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Education in practice
A multidisciplinary team model of caring for patients with perianal Crohn's disease incorporating a literature review, topical therapy and personal practice
  1. Vikki Garrick1,
  2. Emily Stenhouse2,
  3. Graham Haddock3,
  4. Richard K Russell1
  1. 1Department of Paediatric Gastroenterology, Royal Hospital for Sick Children, Yorkhill Hospital, Glasgow, UK
  2. 2Department of Paediatric Radiology, Royal Hospital for Sick Children, Yorkhill Hospital, Glasgow, UK
  3. 3Department of Paediatric Surgery, Royal Hospital for Sick Children, Yorkhill Hospital, Glasgow, UK
  1. Correspondence to Vikki Garrick, Department of Paediatric Gastroenterology, Royal Hospital for Sick Children, Yorkhill Hospital, Dalnair Street, Glasgow G3 8SJ, UK; vgarrick{at}nhs.net

Abstract

Background Crohn's disease (CD) is characterised by periods of relapse and remission. Over time the disease leads almost inevitably to the complications of stricturing, penetration and fistulisation. Perianal CD involves areas of chronic abscess formation, ulceration, skin tags or fistula formation. This can be a particularly challenging and complex problem to manage, and a range of potential treatment modalities exist.

Methods This review covers the management of perianal CD and provides recommendations for practice for the multidisciplinary team (MDT), including the use of wound management products and relevant clinical images.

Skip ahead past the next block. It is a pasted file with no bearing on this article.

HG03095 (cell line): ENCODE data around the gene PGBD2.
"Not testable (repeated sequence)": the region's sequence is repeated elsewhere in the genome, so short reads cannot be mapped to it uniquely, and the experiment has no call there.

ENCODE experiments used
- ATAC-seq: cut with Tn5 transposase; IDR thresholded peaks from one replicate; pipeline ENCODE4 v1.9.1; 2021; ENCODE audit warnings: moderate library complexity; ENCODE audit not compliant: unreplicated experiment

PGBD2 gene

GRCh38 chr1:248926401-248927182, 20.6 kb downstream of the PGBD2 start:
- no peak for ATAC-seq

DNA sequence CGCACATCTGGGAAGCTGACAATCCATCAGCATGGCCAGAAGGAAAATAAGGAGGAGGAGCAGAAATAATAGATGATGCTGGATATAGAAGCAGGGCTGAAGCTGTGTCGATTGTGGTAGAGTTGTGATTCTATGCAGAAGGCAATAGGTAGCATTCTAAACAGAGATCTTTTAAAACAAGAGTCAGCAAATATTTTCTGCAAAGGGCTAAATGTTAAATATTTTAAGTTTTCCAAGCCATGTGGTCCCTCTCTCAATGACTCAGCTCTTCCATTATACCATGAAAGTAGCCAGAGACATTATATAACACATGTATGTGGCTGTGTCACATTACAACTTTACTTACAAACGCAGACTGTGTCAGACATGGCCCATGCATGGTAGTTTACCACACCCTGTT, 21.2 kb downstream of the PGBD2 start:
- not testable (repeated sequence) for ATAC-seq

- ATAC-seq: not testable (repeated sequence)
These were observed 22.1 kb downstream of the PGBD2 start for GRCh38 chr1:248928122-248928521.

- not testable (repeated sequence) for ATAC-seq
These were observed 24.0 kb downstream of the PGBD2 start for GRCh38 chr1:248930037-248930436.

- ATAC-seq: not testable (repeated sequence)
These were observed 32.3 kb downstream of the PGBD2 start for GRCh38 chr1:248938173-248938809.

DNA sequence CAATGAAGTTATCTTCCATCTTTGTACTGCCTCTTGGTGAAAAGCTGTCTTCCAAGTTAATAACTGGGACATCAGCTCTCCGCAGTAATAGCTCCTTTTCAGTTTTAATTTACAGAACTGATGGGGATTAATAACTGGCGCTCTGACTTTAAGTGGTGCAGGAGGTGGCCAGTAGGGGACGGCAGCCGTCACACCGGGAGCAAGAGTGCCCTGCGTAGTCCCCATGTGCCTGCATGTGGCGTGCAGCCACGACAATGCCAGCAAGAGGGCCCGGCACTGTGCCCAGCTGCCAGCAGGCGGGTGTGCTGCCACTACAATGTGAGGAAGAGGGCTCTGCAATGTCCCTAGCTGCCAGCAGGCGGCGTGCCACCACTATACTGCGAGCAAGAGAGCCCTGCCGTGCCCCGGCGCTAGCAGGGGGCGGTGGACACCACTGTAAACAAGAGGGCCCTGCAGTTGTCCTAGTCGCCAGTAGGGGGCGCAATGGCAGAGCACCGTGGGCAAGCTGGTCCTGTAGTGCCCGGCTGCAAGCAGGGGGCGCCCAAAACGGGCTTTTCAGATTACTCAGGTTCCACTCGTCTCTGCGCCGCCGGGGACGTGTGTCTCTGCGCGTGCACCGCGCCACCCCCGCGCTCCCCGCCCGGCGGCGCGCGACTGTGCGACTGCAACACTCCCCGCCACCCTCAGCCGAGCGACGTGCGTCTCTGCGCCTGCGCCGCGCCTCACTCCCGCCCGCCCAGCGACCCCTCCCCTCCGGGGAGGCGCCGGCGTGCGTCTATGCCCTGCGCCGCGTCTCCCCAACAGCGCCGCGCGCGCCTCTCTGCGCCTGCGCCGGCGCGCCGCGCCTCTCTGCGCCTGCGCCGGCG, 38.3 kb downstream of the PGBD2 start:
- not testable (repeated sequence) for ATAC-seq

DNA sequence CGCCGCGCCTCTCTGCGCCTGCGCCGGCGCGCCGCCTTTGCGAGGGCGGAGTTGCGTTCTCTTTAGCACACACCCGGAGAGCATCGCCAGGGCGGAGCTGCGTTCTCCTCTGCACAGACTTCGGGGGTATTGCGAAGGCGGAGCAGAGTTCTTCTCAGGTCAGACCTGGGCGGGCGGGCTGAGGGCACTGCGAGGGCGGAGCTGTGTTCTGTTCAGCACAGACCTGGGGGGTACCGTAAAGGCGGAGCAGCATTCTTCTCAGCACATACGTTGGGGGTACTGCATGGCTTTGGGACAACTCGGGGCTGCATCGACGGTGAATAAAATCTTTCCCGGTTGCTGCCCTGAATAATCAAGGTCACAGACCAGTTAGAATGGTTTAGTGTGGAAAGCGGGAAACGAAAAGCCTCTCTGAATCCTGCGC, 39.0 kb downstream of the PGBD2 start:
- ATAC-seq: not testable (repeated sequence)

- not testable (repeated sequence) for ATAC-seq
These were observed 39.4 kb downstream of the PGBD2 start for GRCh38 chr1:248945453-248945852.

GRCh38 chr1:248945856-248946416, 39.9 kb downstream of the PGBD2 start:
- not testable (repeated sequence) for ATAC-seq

Results Current practice focuses predominantly on the use of antibiotic therapy, immunosuppression, immunomodulation and surgery. These therapies are used individually or in combination. The majority of evidence suggests that a combination of medical and surgical management produces the best disease outcomes. However, this treatment regime can be debilitating for the patient and compliance can be difficult. Published work on the use of topical therapy in the management of perianal CD focuses specifically on topical drug therapy; it does not, however, address the basic guiding principles of chronic wound management—in particular, optimal moisture control and the management of bacterial burden on the wound surface. Honey and silver-containing wound management products act as topical antimicrobial agents and therefore address these principles.

Conclusions Perianal CD is the archetypal condition that exemplifies the need for an MDT approach in caring for patients with inflammatory bowel disease. A combination of treatment modalities that includes topical wound management is likely to produce the best patient outcomes.

  • Crohn'S Disease

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